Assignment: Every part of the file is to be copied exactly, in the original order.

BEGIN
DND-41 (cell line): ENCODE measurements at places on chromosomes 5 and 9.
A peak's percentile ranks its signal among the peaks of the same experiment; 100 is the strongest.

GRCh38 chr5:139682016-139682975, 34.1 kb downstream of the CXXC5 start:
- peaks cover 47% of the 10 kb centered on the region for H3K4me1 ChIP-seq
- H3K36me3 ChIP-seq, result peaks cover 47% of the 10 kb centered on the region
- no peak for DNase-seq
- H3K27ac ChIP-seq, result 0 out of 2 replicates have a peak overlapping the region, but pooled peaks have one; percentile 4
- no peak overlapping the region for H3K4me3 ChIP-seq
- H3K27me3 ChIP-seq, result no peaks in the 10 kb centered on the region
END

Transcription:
DND-41 (cell line): ENCODE measurements at places on chromosomes 5 and 9.
A peak's percentile ranks its signal among the peaks of the same experiment; 100 is the strongest.

GRCh38 chr5:139682016-139682975, 34.1 kb downstream of the CXXC5 start:
- peaks cover 47% of the 10 kb centered on the region for H3K4me1 ChIP-seq
- H3K36me3 ChIP-seq, result peaks cover 47% of the 10 kb centered on the region
- no peak for DNase-seq
- H3K27ac ChIP-seq, result 0 out of 2 replicates have a peak overlapping the region, but pooled peaks have one; percentile 4
- no peak overlapping the region for H3K4me3 ChIP-seq
- H3K27me3 ChIP-seq, result no peaks in the 10 kb centered on the region